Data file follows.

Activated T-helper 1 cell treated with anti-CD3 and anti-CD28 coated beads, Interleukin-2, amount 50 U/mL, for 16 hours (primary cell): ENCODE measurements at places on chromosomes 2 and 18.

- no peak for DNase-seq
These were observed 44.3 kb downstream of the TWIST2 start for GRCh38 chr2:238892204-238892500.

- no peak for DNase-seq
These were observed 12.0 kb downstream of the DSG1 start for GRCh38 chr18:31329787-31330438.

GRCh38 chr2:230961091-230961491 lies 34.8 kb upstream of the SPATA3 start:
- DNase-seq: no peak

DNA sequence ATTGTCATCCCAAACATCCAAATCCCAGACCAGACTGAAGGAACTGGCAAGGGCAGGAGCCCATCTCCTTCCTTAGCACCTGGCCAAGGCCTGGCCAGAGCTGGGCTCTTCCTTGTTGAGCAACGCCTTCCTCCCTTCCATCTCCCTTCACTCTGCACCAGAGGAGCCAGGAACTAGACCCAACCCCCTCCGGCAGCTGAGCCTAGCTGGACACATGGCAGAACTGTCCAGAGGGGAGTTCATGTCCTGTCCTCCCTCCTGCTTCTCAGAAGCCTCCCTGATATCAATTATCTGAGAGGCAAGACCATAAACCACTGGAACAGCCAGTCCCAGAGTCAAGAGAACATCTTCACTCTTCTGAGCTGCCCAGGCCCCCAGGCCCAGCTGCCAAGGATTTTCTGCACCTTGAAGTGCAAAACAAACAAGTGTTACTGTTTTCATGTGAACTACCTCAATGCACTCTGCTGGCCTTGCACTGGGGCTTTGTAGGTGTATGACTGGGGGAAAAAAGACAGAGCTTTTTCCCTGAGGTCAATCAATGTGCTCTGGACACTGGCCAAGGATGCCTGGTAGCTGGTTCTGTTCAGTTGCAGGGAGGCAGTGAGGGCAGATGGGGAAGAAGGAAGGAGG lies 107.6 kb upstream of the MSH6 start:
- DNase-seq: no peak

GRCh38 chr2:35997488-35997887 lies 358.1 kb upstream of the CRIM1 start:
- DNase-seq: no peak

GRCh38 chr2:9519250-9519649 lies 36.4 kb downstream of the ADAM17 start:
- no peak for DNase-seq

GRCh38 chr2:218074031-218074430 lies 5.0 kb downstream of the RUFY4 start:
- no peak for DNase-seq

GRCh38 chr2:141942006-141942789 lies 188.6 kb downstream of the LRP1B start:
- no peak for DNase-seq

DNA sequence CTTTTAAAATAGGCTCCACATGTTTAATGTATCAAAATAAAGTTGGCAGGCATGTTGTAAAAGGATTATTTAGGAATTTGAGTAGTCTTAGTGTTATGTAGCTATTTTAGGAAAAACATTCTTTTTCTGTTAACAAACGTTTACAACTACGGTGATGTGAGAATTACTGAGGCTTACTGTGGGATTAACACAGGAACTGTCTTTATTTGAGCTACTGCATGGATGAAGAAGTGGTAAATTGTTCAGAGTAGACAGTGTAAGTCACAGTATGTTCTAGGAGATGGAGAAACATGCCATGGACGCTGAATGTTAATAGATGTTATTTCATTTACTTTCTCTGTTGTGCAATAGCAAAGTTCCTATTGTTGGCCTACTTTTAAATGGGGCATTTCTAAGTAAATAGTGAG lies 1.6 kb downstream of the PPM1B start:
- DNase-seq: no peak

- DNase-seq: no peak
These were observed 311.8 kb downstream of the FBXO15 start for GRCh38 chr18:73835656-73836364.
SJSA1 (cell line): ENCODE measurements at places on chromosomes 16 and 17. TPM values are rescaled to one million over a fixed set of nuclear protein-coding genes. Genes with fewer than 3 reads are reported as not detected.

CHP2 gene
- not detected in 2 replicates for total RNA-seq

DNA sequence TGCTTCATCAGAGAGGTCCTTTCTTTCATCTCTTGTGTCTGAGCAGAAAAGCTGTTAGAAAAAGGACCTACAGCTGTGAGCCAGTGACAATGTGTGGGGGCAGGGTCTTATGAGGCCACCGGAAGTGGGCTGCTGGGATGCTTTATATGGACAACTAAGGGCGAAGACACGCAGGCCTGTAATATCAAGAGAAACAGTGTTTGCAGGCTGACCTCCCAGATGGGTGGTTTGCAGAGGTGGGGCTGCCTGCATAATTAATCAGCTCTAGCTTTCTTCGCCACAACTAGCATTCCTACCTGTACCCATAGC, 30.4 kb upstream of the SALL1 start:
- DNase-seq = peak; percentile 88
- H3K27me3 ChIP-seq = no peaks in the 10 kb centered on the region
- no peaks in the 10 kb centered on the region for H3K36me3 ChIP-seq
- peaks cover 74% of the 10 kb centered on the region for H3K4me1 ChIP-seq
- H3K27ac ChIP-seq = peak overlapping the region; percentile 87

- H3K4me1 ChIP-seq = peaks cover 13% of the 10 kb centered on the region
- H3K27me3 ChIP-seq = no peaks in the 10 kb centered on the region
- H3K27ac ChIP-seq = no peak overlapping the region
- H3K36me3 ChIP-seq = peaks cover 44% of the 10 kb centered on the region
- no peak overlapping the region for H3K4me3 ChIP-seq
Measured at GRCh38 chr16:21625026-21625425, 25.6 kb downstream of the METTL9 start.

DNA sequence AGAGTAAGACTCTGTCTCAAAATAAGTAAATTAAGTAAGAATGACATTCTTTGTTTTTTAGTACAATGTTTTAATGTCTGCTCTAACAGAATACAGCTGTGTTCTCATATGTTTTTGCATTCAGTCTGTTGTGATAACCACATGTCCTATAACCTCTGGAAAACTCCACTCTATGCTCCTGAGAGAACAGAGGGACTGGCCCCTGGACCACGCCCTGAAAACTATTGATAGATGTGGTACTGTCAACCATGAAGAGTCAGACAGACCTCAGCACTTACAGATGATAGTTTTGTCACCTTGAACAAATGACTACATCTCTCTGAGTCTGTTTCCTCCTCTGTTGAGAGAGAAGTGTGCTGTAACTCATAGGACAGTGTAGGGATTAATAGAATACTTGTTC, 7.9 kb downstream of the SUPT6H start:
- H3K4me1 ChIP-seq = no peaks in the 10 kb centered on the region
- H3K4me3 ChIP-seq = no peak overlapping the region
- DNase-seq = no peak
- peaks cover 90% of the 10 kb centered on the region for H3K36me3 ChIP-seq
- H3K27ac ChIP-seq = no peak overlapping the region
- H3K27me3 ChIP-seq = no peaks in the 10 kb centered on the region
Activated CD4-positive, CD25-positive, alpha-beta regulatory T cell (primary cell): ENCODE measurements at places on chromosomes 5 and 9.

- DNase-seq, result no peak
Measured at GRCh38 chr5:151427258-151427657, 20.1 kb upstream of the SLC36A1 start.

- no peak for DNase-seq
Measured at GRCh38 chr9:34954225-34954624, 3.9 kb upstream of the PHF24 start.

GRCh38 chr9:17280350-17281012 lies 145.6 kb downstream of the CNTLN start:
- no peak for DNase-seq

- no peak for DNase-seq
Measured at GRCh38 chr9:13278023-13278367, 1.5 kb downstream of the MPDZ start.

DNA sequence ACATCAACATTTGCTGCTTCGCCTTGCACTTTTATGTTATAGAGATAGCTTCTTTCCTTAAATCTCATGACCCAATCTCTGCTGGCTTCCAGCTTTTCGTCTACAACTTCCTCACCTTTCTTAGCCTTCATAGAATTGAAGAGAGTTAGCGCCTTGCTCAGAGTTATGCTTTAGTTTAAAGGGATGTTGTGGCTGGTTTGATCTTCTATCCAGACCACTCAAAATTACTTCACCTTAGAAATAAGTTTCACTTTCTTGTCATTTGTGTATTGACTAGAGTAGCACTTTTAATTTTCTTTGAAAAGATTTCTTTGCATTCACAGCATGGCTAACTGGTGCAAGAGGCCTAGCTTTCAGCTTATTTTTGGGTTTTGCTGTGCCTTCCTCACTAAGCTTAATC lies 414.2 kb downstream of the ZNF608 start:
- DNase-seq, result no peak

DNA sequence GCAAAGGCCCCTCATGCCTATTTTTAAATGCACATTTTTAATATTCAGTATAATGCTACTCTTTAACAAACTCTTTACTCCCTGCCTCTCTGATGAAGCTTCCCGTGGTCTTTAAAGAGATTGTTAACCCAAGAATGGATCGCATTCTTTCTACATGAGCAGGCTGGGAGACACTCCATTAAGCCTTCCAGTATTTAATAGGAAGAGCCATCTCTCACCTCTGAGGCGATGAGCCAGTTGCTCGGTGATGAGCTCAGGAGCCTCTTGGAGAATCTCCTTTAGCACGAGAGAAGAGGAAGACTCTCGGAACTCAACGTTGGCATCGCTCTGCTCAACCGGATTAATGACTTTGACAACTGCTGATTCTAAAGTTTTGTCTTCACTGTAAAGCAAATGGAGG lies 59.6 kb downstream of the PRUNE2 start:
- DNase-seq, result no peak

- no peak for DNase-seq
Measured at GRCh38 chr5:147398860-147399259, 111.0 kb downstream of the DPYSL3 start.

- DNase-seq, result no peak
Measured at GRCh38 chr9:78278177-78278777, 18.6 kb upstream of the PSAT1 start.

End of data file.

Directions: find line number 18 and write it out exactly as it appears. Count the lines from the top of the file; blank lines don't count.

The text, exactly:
DNA sequence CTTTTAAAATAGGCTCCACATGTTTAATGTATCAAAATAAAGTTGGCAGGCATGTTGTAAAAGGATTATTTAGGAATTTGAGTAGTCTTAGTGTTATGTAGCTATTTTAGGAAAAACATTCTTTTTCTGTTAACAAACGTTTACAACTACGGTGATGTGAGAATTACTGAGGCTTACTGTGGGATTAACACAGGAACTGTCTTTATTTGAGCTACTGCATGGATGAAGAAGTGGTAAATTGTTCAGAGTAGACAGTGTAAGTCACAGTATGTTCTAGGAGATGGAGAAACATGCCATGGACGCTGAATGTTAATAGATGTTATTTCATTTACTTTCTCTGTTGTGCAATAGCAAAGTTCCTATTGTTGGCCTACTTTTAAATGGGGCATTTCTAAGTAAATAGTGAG lies 1.6 kb downstream of the PPM1B start: